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One of the most phenomenally simple critical success factors for operating a thriving business revolves around the notion that “where your time and efforts go, so to goes your company.” For small business owners, this is a particularly relevant guiding principle, especially since we’re oftentimes pulled in so many different directions. In fact, after most days, you may find yourself thinking about “where the day went” and whether you actually accomplished anything strategic at all. Moreover, most small business owners gravitate towards the activities and duties that fit nicely within their skill sets. And this can be a very good thing if you’re a sales champion who loves nothing more than to cold call into the late evening hours each Friday, only to then take off for the weekend to leap small buildings in a single bound and rid the world of all evil.

But what if, like most of the rest of us, you’re not a business owner super hero? What if you’re the type that easily falls prey to non-revenue generating business distractions, or that procrastinates finishing off important projects that have the potential to push the business forward to new heights because they’re very time consuming and difficult to accomplish? If you fit into this category (and surprise news flash – most of us small business owners do), then you do have one potential secret super hero weapon that can help you avert being destroyed by this particularly powerful kryptonite. The weapon is none other than the far too infrequently used “accountability partner.”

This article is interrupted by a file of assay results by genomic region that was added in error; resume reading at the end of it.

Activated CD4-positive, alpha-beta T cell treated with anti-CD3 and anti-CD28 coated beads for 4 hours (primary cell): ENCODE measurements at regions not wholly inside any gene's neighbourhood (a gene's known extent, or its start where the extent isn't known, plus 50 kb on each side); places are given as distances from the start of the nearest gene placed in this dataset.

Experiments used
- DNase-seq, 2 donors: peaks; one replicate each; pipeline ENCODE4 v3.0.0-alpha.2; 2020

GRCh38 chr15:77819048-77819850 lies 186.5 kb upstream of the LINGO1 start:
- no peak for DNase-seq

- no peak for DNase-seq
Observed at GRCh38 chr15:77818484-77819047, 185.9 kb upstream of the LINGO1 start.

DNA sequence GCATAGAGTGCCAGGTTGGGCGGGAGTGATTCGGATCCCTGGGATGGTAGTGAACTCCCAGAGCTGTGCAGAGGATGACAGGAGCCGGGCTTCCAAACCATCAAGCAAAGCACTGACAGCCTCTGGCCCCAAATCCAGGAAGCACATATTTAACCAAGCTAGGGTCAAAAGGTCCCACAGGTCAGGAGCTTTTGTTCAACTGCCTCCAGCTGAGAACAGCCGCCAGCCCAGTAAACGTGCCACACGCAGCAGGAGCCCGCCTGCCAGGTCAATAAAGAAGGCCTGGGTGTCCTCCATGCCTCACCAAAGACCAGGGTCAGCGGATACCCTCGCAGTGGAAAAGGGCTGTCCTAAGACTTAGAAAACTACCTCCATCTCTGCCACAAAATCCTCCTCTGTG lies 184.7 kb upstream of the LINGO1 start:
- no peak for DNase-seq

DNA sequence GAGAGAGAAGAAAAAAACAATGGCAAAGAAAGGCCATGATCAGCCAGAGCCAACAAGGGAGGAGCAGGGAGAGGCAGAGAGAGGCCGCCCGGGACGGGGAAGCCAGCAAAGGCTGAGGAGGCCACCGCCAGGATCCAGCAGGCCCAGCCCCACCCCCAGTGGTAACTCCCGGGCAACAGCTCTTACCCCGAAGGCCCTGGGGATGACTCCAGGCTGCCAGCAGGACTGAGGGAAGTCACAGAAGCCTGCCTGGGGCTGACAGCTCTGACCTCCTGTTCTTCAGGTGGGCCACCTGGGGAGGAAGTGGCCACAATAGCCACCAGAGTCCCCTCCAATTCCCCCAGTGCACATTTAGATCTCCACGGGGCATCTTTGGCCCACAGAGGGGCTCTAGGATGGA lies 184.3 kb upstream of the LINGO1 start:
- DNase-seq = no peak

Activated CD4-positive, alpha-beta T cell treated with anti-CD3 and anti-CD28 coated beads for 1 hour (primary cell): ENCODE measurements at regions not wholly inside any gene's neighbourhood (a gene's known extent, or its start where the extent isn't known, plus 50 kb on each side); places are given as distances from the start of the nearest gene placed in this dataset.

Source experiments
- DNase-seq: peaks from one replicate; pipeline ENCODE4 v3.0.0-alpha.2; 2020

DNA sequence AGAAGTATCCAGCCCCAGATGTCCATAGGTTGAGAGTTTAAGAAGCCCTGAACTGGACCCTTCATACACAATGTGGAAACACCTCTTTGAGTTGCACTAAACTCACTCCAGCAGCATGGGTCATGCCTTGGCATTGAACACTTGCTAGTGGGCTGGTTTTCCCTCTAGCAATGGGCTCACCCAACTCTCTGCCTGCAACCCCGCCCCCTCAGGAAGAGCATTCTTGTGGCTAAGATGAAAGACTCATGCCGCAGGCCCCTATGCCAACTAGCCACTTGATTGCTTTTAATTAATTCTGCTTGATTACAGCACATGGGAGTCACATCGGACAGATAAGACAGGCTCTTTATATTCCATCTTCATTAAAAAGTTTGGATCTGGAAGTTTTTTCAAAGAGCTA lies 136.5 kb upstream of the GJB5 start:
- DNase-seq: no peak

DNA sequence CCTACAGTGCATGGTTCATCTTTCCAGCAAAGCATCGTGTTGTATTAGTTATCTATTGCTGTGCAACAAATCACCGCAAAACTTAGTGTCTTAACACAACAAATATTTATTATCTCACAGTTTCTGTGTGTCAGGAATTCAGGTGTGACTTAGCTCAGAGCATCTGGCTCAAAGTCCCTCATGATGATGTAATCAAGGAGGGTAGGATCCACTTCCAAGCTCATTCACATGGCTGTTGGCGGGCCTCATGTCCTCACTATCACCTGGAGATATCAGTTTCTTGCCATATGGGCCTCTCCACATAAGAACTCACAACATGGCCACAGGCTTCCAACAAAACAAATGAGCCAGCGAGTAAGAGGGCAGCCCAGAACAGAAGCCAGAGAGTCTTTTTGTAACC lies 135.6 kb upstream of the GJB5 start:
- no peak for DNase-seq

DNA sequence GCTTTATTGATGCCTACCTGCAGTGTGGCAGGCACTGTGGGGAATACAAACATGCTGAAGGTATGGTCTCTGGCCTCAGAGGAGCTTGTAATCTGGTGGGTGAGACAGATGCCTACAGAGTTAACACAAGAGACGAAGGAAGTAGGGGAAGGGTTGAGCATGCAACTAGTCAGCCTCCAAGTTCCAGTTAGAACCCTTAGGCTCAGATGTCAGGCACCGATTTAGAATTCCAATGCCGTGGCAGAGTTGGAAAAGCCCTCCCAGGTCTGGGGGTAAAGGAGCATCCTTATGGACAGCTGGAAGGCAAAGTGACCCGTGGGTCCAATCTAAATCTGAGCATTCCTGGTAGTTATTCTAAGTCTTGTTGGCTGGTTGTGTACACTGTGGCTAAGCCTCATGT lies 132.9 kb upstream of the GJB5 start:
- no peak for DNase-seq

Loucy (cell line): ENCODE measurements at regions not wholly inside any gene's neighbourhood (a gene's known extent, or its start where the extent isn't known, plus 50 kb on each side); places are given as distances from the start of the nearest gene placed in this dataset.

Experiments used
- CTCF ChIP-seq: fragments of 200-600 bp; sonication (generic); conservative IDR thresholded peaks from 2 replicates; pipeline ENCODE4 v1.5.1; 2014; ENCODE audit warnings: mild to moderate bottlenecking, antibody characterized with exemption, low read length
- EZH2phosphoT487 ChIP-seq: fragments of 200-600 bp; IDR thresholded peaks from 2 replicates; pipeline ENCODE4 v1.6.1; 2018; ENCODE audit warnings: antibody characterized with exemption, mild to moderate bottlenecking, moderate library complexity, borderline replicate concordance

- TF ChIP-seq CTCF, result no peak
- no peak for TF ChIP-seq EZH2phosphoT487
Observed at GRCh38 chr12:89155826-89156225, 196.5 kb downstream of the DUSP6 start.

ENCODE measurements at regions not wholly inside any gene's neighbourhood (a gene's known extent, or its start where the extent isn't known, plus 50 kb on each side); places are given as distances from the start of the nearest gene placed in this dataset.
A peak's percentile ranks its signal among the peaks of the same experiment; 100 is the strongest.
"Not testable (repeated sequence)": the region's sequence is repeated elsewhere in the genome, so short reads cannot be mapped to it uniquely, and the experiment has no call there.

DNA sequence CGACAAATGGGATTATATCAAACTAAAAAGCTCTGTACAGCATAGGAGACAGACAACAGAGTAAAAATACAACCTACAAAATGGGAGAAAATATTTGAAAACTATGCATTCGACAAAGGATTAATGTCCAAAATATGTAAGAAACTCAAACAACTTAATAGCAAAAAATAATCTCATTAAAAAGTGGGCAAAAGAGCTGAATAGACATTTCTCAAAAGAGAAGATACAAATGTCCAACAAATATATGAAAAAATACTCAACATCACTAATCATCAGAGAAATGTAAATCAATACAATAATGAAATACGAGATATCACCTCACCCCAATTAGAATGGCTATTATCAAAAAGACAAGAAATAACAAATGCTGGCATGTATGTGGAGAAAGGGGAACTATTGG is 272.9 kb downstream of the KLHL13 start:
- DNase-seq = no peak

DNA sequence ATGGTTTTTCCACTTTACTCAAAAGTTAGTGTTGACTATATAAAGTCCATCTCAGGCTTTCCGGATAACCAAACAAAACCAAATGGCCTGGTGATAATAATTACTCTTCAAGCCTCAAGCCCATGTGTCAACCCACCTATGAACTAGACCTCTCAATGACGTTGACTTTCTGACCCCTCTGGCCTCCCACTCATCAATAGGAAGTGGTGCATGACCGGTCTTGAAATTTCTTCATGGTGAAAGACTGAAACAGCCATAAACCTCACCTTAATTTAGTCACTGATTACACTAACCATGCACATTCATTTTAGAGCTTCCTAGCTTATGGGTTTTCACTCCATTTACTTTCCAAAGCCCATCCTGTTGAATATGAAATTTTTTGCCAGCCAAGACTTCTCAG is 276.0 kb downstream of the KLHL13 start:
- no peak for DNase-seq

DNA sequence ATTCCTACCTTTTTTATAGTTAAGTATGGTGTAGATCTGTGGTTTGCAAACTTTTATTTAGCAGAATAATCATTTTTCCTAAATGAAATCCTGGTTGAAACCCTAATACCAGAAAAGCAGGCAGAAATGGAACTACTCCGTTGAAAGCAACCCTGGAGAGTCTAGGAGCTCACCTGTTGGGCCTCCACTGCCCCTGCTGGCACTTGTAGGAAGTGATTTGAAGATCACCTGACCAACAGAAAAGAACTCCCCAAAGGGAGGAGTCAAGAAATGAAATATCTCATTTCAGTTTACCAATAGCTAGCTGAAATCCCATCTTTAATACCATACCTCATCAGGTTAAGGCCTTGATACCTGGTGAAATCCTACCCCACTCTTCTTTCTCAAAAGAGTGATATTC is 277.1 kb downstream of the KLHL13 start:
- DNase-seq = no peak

But I Thought that Never Having to Answering to Someone was Why I Started a Business?

I know what most of you small business owners are thinking right now – the main reason you got into business for yourself in the first place was to avoid having to answer to “the man” or “the woman”. And the freedom that we enjoy as small business owners to run our companies without having to answer to anyone is certainly worth its weight in gold. But the simple truth is that far too many small business owners live on unoccupied islands all to themselves and fail to create an environment with sufficient structure and accountability – even if they’re surrounded by a stellar group of employees. There is a definitive reason that larger companies utilize board of directors and layers of management – because when we’re left to our own devices, we most likely won’t achieve our greatest potential.